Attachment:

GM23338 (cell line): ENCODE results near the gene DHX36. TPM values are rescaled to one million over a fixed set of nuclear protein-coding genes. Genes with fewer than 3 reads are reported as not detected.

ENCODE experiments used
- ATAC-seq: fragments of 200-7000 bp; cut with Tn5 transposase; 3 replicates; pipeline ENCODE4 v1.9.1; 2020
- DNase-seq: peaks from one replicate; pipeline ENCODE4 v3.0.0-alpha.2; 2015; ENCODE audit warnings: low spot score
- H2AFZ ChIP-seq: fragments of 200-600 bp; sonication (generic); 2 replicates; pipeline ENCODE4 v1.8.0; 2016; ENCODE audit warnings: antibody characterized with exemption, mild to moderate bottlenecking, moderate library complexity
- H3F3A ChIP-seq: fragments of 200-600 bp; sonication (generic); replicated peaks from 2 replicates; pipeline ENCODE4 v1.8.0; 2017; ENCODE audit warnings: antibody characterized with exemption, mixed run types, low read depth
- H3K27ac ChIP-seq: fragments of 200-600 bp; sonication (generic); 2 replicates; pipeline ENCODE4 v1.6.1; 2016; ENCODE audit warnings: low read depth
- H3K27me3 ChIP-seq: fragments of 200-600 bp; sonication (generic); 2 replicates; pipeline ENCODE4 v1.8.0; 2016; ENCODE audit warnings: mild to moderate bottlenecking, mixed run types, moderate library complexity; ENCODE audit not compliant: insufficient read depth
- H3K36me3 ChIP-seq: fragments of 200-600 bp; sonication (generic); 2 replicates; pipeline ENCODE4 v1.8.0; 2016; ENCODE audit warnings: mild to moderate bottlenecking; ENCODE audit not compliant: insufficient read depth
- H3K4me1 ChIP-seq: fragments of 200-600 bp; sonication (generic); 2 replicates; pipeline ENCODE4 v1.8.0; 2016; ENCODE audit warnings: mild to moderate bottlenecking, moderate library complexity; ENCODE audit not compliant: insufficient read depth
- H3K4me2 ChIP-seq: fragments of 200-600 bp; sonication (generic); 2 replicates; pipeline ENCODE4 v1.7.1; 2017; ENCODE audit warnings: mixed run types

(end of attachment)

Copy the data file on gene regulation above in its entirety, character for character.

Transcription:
GM23338 (cell line): ENCODE results near the gene DHX36. TPM values are rescaled to one million over a fixed set of nuclear protein-coding genes. Genes with fewer than 3 reads are reported as not detected.

ENCODE experiments used
- ATAC-seq: fragments of 200-7000 bp; cut with Tn5 transposase; 3 replicates; pipeline ENCODE4 v1.9.1; 2020
- DNase-seq: peaks from one replicate; pipeline ENCODE4 v3.0.0-alpha.2; 2015; ENCODE audit warnings: low spot score
- H2AFZ ChIP-seq: fragments of 200-600 bp; sonication (generic); 2 replicates; pipeline ENCODE4 v1.8.0; 2016; ENCODE audit warnings: antibody characterized with exemption, mild to moderate bottlenecking, moderate library complexity
- H3F3A ChIP-seq: fragments of 200-600 bp; sonication (generic); replicated peaks from 2 replicates; pipeline ENCODE4 v1.8.0; 2017; ENCODE audit warnings: antibody characterized with exemption, mixed run types, low read depth
- H3K27ac ChIP-seq: fragments of 200-600 bp; sonication (generic); 2 replicates; pipeline ENCODE4 v1.6.1; 2016; ENCODE audit warnings: low read depth
- H3K27me3 ChIP-seq: fragments of 200-600 bp; sonication (generic); 2 replicates; pipeline ENCODE4 v1.8.0; 2016; ENCODE audit warnings: mild to moderate bottlenecking, mixed run types, moderate library complexity; ENCODE audit not compliant: insufficient read depth
- H3K36me3 ChIP-seq: fragments of 200-600 bp; sonication (generic); 2 replicates; pipeline ENCODE4 v1.8.0; 2016; ENCODE audit warnings: mild to moderate bottlenecking; ENCODE audit not compliant: insufficient read depth
- H3K4me1 ChIP-seq: fragments of 200-600 bp; sonication (generic); 2 replicates; pipeline ENCODE4 v1.8.0; 2016; ENCODE audit warnings: mild to moderate bottlenecking, moderate library complexity; ENCODE audit not compliant: insufficient read depth
- H3K4me2 ChIP-seq: fragments of 200-600 bp; sonication (generic); 2 replicates; pipeline ENCODE4 v1.7.1; 2017; ENCODE audit warnings: mixed run types